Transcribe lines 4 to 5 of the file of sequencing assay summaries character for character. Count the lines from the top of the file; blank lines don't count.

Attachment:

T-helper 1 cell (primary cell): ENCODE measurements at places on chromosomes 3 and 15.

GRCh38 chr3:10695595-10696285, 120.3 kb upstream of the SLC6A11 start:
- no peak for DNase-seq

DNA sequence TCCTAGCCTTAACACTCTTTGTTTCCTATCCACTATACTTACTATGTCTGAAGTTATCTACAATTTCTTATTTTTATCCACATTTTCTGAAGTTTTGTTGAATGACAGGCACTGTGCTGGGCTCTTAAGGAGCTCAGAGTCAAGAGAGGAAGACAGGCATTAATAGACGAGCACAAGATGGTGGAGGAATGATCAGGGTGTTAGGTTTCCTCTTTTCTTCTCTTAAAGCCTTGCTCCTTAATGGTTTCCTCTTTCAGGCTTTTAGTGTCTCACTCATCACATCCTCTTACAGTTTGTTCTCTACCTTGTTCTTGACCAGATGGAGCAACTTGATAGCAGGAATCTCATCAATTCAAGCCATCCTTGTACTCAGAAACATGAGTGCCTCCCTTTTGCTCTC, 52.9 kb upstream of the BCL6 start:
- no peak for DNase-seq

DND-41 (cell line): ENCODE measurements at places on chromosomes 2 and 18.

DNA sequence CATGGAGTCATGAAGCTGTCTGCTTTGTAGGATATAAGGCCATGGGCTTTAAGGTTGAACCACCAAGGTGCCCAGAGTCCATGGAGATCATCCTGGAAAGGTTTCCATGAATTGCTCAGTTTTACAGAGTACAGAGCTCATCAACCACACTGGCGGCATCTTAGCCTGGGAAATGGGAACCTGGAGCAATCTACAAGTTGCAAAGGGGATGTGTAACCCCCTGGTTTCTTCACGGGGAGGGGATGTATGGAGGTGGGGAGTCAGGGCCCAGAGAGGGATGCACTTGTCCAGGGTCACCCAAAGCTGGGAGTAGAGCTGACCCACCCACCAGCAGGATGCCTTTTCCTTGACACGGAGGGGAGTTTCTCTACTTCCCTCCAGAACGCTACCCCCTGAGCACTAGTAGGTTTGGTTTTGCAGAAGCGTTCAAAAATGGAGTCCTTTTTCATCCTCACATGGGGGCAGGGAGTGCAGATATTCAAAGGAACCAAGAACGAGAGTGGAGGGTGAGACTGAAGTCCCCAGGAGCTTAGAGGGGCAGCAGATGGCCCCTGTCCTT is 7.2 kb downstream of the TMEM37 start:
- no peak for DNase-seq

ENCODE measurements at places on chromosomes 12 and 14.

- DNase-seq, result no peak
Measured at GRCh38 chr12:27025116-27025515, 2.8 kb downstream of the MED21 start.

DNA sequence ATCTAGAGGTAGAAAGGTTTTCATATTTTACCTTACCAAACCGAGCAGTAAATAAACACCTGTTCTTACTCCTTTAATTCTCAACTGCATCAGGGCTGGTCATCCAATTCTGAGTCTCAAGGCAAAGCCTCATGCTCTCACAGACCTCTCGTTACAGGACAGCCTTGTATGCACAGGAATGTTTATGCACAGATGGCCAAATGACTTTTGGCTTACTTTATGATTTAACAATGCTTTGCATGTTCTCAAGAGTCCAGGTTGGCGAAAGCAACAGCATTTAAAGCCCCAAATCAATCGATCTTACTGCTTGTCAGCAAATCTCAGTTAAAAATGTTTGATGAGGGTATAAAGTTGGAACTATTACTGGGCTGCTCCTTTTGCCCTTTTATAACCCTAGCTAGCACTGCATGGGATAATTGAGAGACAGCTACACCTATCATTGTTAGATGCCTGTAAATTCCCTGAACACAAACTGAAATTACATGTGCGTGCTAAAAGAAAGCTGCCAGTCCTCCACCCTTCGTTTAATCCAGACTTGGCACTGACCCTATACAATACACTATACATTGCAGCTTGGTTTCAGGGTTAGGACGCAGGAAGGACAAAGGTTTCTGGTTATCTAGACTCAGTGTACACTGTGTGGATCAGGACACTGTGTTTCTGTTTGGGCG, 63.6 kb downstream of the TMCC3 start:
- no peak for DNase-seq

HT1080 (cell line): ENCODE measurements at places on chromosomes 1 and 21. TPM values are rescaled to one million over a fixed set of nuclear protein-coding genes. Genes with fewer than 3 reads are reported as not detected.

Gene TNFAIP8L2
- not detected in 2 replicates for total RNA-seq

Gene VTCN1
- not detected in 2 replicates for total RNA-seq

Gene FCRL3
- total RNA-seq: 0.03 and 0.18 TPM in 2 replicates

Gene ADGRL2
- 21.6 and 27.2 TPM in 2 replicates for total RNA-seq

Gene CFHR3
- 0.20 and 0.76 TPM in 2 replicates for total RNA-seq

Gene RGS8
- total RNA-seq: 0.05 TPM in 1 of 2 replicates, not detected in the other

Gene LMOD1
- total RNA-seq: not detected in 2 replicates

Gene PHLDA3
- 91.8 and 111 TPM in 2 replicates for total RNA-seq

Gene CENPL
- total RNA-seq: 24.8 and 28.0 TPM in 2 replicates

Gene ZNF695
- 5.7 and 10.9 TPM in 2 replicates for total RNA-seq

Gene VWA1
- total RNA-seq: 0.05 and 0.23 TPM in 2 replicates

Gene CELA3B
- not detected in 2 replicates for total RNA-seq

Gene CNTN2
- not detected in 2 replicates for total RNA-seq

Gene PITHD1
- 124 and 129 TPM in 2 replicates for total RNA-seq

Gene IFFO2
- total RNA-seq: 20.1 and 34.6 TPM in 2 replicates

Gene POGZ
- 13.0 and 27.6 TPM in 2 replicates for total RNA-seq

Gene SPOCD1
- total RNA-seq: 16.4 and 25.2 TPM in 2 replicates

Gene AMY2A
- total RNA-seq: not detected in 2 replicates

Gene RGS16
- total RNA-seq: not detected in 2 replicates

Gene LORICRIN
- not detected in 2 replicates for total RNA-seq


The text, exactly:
DNA sequence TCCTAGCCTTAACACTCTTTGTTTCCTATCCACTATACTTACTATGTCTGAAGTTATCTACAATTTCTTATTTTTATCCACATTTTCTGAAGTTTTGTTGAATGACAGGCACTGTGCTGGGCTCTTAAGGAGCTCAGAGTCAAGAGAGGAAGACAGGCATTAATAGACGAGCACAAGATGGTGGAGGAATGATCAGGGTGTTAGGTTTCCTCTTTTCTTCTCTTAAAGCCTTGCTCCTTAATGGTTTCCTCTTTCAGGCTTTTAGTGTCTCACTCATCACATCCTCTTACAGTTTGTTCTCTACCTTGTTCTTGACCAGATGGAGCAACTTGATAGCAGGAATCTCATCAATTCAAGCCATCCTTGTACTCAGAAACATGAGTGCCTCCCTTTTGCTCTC, 52.9 kb upstream of the BCL6 start:
- no peak for DNase-seq